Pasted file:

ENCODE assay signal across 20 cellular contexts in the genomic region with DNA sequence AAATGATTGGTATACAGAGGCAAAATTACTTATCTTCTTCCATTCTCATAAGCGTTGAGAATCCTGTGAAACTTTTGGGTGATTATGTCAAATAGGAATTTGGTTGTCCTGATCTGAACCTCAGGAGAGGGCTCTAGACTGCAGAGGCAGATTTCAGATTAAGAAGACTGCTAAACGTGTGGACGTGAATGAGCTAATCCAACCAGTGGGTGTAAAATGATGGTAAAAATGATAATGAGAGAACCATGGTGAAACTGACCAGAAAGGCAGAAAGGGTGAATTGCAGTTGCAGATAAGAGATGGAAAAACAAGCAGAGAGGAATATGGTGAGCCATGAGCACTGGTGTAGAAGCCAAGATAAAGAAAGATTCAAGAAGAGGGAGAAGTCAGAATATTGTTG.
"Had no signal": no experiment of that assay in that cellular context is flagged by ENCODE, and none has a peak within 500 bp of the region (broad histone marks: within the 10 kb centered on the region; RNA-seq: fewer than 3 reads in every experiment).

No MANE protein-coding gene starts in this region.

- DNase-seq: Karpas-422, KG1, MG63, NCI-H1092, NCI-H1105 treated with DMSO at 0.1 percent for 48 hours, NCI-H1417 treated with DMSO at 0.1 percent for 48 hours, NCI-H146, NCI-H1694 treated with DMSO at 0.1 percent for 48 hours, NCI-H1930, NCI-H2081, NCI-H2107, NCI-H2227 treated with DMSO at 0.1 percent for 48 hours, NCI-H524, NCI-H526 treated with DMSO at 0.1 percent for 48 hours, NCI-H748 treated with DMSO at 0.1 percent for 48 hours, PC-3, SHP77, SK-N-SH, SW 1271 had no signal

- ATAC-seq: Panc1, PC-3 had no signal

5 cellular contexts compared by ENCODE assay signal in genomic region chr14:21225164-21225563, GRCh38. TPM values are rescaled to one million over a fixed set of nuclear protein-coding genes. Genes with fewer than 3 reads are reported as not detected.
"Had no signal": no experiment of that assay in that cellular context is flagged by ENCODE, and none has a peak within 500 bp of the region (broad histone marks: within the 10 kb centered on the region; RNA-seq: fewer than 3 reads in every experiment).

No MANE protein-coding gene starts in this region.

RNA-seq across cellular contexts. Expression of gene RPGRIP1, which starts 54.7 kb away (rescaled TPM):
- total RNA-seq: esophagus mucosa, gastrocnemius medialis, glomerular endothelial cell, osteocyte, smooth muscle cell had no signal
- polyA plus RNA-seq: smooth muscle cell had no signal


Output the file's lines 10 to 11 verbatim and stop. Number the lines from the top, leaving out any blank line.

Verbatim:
- total RNA-seq: esophagus mucosa, gastrocnemius medialis, glomerular endothelial cell, osteocyte, smooth muscle cell had no signal
- polyA plus RNA-seq: smooth muscle cell had no signal